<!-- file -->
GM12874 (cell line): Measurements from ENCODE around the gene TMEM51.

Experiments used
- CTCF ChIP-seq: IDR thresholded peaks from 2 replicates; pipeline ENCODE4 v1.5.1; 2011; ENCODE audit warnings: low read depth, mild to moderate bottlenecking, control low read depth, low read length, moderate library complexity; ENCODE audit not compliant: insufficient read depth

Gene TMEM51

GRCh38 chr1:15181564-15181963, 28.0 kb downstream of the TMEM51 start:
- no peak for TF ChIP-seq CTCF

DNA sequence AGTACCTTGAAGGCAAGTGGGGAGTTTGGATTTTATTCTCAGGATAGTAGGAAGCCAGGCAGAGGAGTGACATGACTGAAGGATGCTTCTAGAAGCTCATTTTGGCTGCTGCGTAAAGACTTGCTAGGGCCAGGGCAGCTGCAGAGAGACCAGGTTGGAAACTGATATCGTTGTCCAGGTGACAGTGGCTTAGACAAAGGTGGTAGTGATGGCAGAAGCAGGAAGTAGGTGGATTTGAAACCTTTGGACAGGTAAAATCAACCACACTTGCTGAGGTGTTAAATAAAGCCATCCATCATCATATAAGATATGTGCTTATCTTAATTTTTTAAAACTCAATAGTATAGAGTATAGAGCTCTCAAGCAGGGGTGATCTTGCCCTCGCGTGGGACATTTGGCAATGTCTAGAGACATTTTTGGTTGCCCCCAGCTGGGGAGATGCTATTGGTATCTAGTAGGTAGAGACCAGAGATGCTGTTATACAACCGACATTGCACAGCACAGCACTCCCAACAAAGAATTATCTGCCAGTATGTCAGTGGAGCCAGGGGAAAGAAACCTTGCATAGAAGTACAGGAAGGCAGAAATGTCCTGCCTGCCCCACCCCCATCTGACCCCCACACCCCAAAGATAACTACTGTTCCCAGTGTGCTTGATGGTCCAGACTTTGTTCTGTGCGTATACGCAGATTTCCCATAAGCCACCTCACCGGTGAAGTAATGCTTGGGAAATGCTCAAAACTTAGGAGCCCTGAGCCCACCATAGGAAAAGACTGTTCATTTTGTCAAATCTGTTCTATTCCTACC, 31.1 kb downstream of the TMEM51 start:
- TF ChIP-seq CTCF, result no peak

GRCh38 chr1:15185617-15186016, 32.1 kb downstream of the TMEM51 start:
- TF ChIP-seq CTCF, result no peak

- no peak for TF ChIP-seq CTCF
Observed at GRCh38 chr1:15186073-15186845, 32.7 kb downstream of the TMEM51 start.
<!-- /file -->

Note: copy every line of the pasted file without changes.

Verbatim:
GM12874 (cell line): Measurements from ENCODE around the gene TMEM51.

Experiments used
- CTCF ChIP-seq: IDR thresholded peaks from 2 replicates; pipeline ENCODE4 v1.5.1; 2011; ENCODE audit warnings: low read depth, mild to moderate bottlenecking, control low read depth, low read length, moderate library complexity; ENCODE audit not compliant: insufficient read depth

Gene TMEM51

GRCh38 chr1:15181564-15181963, 28.0 kb downstream of the TMEM51 start:
- no peak for TF ChIP-seq CTCF

DNA sequence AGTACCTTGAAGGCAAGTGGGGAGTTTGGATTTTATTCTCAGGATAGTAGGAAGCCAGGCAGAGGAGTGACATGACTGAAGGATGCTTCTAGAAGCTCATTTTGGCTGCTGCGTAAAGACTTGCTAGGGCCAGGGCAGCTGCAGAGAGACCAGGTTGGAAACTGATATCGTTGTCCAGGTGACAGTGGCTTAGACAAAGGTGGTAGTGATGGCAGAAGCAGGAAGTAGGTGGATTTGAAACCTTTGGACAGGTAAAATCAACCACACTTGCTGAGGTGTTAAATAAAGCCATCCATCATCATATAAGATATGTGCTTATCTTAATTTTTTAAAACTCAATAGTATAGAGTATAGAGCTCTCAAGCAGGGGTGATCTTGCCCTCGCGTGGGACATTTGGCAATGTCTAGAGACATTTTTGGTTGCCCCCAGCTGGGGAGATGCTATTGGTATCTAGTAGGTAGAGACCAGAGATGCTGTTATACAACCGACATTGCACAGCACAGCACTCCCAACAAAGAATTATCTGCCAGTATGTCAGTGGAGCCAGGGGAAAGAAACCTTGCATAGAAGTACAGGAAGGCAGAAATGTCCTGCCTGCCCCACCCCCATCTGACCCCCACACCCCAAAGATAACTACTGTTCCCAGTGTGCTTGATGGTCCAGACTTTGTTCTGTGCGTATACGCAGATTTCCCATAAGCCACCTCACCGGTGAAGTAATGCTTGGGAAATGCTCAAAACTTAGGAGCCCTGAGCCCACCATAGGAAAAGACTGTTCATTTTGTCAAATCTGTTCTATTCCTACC, 31.1 kb downstream of the TMEM51 start:
- TF ChIP-seq CTCF, result no peak

GRCh38 chr1:15185617-15186016, 32.1 kb downstream of the TMEM51 start:
- TF ChIP-seq CTCF, result no peak

- no peak for TF ChIP-seq CTCF
Observed at GRCh38 chr1:15186073-15186845, 32.7 kb downstream of the TMEM51 start.